Lodha Committee

Lodha Committee

Lodha Committee was constituted by the Supreme Court for carrying out structural and organizational reforms in the BCCI – Board of Control for Cricket in India following the Mukul Mudgal Report on the betting and match fixing scandal of IPL. The panel was headed by former Chief Justice of India - Justice R. M. Lodha and comprised of two other members, namely Justice (Retd.) Ashok Bhan and Justice (Retd.) RV Raveendran (formers justice of Supreme Court) in July 2015 to decide the punishment on he accused and present a report on reforms within the BCCI. The committee presented a final report on January 4, 2016 which detailed a series of reforms within the organizational structure of BCCI with a view of benefitting the game of cricket and safeguarding the interests of its players and the public at large.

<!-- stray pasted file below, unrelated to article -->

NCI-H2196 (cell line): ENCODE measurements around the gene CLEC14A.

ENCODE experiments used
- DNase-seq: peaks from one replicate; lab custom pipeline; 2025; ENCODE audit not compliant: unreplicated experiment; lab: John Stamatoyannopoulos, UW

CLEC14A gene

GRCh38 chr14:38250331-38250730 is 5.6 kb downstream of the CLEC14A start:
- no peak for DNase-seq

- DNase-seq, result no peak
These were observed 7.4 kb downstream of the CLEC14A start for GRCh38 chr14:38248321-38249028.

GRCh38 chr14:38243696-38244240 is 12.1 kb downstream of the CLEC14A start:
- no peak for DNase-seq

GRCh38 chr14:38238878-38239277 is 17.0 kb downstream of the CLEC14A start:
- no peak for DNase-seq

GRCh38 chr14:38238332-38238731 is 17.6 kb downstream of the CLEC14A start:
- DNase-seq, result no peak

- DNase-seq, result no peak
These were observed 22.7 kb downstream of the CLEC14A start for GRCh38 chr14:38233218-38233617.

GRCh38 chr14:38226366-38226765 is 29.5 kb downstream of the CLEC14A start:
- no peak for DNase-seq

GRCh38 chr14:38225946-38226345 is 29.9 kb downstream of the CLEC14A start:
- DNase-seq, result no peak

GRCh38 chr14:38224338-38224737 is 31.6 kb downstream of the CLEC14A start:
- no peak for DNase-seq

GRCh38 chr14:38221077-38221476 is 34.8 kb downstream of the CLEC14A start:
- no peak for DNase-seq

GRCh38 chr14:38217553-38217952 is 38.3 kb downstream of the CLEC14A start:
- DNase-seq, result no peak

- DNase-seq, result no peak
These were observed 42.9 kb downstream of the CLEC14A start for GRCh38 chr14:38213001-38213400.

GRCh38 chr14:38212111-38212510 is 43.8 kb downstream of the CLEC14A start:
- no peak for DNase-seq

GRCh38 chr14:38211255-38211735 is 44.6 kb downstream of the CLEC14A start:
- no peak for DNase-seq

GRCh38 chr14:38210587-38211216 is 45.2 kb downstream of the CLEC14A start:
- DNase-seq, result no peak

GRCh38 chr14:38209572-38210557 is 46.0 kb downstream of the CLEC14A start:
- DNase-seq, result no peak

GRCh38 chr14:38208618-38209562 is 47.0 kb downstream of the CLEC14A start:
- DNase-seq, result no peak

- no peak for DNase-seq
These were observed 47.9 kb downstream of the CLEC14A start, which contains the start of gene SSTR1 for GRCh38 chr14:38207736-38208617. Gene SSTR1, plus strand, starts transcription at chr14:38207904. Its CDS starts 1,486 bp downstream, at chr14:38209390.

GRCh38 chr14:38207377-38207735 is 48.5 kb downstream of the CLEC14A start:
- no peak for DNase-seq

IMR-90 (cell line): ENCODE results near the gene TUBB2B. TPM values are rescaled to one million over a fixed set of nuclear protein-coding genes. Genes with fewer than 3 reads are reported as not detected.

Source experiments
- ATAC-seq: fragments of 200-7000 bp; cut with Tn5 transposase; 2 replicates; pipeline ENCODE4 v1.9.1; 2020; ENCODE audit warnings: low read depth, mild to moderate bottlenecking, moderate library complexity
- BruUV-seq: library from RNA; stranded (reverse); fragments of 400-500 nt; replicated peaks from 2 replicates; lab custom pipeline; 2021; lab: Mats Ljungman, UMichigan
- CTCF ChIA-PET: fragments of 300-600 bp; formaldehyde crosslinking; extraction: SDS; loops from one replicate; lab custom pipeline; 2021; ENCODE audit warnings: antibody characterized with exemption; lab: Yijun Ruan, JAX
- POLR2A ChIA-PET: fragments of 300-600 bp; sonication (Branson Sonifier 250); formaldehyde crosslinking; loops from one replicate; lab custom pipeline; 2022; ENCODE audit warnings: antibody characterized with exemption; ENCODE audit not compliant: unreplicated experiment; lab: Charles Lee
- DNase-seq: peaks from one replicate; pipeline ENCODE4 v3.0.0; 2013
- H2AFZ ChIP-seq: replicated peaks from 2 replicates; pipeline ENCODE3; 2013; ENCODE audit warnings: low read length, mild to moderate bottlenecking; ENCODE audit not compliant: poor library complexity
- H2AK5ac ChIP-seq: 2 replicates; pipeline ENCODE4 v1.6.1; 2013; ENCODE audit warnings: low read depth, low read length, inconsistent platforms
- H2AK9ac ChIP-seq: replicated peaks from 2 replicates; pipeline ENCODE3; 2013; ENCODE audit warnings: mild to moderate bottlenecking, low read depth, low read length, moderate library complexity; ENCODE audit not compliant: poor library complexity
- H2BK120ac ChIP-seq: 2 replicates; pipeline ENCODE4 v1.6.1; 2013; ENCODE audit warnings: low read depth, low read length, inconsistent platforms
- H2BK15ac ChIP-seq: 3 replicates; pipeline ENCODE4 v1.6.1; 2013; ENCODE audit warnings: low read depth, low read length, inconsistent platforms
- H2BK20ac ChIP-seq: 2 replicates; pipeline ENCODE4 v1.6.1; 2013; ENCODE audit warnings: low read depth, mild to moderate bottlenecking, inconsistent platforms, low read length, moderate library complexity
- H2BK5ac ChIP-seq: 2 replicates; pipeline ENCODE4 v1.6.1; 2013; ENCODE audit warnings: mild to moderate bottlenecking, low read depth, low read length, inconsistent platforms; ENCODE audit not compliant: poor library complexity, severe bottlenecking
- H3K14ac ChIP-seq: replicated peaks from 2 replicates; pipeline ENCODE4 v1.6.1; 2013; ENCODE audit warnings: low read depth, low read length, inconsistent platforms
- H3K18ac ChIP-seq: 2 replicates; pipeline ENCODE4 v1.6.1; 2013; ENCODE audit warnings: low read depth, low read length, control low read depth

IPL 2013 Scandal and formation of the Lodha Panel: In 2013, Delhi and Mumbai Police in separate strikes arrested three cricketers, Sreesanth, Ajit Chandila and Ankeet Chavan of Rajasthan Royals and Vindu Dara Singh and Gurunath Meiyappan respectively on charges of IPL Spot Fixing and betting. The arrests unfolded a series of events and links that shook the entire cricketing world. Though the sport is not unknown to betting, the fact remains that betting remains illegal in India. Moreover the involvement of cricketers and franchise owners in the betting scandal presents a grievous mislay of trust of the many fans and followers of the sports – the masses. The Supreme Court constituted the Mukul Mudgal Committee in October 2013 to look into the allegations of betting and spot fixing. The committee was headed by Justice (Retd.) Mukul Mudgal and also included the Additional Solicitor General of India L Nageswara Rao and senior advocate and former cricket umpire Nilay Dutta. The committee submitted its report to the Supreme Court in February 2014. The continuing investigations found India Cements (owner of Chennai Super Kings) and Jaipur IPL (owners of Rajasthan Royals) guilty of the charges. Following the report, Supreme Court then constituted the Lodha Committee – headed by the former Chief Justice of India Rajendra Mal Lodha on January 22, 2016. The apex court set out a three point agenda for the Lodha Panel which was to investigate IPL Chairman Sundar Raman’s role in the betting and match fixing scandal and impose punishment on behalf of BCCI if found guilty; to decide the quantum of punishment of Raj Kundra, Gurunath Meiyappan as well as the franchise owners India Cement and Jaipur IPL who were found guilty of the charges levied on them; and, to provide recommendations/ suggestions for the restructuring of the BCCI and the processes followed by it "with a view to preventing sporting frauds, conflicts of interests, streamlining the working of BCCI to make it more responsive to the expectations of the public at large".